By Joey Stuckey
Every year on this day, September 29th, I celebrate my "Alive Day". That is the day my brain tumor was removed and prayers were answered for my family!
As a very young child, at first I was too sick to care about this day in my personal history. Later, we started having parties and small gifts--what kid doesn't love toys? Still later, it turned into a more dignified dinner with family and friends but for the past several years, I have written a blog post about what the day means to me and how it can serve as a source of inspiration for you and your family.
After I was born, my Mom and Dad began to feel that something wasn't quite right with me. They couldn't really put their finger on it, but they became concerned about my growth and health. At first, the doctors told them that they were just being overprotective. But shortly thereafter, they were proved right in a rather dramatic fashion. My dad had put me down and let go of my hand for a second--I was about 18 months old—and I promptly walked off a flight of about 30 stairs. As it would turn out, I was going blind from a brain tumor. Eventually after tests, tests and more tests it was decided my only option was surgery. The doctor told my parents that it was extremely risky, but it was my only chance for survival. He told them the surgery would be very complicated and would take about 7 or 8 hours and if he came out before that to be prepared that I hadn't made it.
Imagine my folk's dismay when he came out about 3 hours later. However, he said that he didn't understand it, but, it was like a higher power had taken control of his hands and he just lifted the brain tumor out. How about that?
While I have never been shy about talking about my blindness, I have been a little more reticent about discussing the full ramifications of the brain tumor and what it did to me physically.
Of course, as most of you know I am blind, but, there is much more to the story of how the tumor wrecked my body.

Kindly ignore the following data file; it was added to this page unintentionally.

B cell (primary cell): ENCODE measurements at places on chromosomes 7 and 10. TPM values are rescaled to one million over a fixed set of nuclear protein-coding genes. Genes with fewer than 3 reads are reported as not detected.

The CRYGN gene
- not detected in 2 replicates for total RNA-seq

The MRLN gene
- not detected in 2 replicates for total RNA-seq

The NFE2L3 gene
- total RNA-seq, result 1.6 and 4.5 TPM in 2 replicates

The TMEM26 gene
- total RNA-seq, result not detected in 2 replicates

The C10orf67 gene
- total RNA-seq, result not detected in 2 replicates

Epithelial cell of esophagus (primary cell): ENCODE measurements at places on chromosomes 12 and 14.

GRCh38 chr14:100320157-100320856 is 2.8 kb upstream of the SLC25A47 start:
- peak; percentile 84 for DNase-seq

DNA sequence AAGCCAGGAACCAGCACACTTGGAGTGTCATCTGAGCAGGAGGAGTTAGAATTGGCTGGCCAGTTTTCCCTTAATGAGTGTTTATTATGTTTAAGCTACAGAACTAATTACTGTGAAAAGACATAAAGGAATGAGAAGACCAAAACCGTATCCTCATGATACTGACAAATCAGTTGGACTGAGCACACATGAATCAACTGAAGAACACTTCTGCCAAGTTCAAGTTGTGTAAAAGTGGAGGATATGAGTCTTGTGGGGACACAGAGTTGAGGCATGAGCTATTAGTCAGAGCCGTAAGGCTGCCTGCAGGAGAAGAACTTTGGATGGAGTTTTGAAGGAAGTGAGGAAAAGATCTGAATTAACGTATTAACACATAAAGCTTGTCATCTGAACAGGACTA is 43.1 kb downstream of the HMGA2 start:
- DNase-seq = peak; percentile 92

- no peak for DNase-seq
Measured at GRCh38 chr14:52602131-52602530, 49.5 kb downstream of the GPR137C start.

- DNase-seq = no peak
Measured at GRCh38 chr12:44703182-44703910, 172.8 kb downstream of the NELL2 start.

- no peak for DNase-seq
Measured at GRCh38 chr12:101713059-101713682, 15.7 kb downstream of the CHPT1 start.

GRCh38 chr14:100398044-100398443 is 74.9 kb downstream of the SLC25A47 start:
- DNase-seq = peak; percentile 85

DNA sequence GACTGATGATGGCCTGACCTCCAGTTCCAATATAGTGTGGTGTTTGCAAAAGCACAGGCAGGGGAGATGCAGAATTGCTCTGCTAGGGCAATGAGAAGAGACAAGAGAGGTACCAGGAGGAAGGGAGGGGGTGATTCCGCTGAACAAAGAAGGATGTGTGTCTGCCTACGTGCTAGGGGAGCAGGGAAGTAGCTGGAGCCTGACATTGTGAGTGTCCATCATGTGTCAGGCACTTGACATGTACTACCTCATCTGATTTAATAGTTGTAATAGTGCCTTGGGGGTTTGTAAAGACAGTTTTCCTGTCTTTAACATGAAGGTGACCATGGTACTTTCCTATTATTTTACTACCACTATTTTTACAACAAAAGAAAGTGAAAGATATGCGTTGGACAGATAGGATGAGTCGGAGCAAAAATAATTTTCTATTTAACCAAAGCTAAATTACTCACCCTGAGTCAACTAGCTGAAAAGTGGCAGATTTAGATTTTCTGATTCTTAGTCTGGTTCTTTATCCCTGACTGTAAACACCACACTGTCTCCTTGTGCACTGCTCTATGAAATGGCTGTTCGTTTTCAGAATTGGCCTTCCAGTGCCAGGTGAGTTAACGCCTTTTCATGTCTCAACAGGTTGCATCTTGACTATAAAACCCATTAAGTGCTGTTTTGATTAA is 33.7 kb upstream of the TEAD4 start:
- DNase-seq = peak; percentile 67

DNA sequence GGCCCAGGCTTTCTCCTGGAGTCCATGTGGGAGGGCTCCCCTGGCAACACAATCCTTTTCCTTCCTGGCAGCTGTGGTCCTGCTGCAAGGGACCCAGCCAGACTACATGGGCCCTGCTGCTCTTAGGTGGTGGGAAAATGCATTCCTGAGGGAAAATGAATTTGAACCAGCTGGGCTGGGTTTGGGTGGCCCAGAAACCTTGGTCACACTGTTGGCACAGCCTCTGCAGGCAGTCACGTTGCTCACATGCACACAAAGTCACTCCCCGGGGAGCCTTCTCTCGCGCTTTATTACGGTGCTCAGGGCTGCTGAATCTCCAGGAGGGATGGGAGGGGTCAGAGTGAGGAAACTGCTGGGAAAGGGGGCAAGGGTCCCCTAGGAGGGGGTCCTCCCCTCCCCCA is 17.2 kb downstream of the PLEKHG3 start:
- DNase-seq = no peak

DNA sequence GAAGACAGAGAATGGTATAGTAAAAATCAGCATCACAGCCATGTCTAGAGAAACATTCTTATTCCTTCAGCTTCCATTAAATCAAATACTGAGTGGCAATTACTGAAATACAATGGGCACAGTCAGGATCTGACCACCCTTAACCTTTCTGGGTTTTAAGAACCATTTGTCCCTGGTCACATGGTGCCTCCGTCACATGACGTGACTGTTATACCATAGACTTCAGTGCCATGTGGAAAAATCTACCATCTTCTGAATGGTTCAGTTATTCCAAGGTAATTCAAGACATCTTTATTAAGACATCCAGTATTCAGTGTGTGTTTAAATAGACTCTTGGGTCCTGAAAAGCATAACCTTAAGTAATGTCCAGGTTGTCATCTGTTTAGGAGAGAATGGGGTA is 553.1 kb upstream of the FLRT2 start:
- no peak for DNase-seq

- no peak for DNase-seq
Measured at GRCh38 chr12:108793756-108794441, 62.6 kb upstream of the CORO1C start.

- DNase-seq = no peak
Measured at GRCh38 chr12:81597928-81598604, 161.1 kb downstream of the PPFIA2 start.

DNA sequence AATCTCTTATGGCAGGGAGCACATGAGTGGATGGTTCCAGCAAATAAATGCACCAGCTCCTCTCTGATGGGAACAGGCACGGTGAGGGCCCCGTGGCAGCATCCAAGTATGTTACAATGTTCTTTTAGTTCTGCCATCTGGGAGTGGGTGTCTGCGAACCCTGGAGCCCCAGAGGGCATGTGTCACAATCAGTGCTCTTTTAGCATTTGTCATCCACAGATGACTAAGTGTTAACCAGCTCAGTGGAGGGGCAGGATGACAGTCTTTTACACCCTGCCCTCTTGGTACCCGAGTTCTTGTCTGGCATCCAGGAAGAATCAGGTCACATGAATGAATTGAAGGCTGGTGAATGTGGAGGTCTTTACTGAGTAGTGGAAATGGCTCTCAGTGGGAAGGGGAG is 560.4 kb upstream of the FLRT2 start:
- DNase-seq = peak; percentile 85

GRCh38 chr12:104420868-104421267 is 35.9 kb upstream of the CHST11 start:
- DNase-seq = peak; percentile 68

I will not bore you with the details and all the medical info, but, besides being blind, a challenging condition, I also have no sense of smell and I have no endocrine function.
In over simplified terms, I have no bio feedback for many of my glands, like adrenal glands, which normally would tell my body when I was tired or sick or stressed to make more adrenaline to help me cope. Therefore, while I don't get sick more then the average person, I can get sicker very quickly and end up in serious condition and in the hospital. I also have no thyroid--You get the picture?
So, not only do I have to deal with working in a very sight driven society and deal with transportation issues and needing sighted folks to read things to me from time to time, but, I also have to watch very carefully how tired I get and make sure I am drinking lots of fluids, eat and take my medicines on time, etc.
Honestly there are days I feel so bad I can hardly move or stand, but, 90% of the time I manage to get the job done with a smile. Add to these health difficulties the metal hip I had to get when I was in my late twenties and the 6 months or so I spent in a wheelchair which did some interesting things to my back and neck and you begin to understand that being in the music business, a field that is crazy to begin with and with insane schedules, you can see, pun intended, that sometimes it is tricky being me and doing all the things I do.
Just some of the things I am responsible for include a TV and radio show, producing albums, running a recording studio, performing with my band, teaching at Mercer University and doing master classes all over the world along with doing my inspirational talks and mentoring other musicians.
But, don't get the wrong idea, this is not a pity party or even a "wow look at me" article, it is a "wow, Joey can do it, so can I" article!
Just hearing the medical side of my story would you have expected me to do things like perform in front of 10,000 people when opening for Ted Nugent and Bad Company? Working 16 hour days for weeks in a row so I could complete projects like the "Macon Music CD V-1" on time? Or how about recording with Georgia music legends like Randal Bramblett and Jimmy Hall? How about doing a 10 day whirlwind tour of the UK where every moment was filled with things to do like a Korean documentary, speaking and performing at the University College of London and launching my new single "Blind Man Drivin'" at the historic Ivey House? Not to mention filming my first music video?
Well I have done all that and more! And most importantly, you can do it to!
That's right--stop saying "no" to your dreams--they are in reach and more obtainable than you might think at first.
Who would have thought that a blind guy would have been hired to direct a musical at Macon State--well I was. How about a blind recording engineer doing dialog replacement for film, yep, I did. Not only that, I teach sighted students how to read music, even though I can't see to do it myself! If I can do these things you to can reach those dreams that might at first glance seem to be too lofty!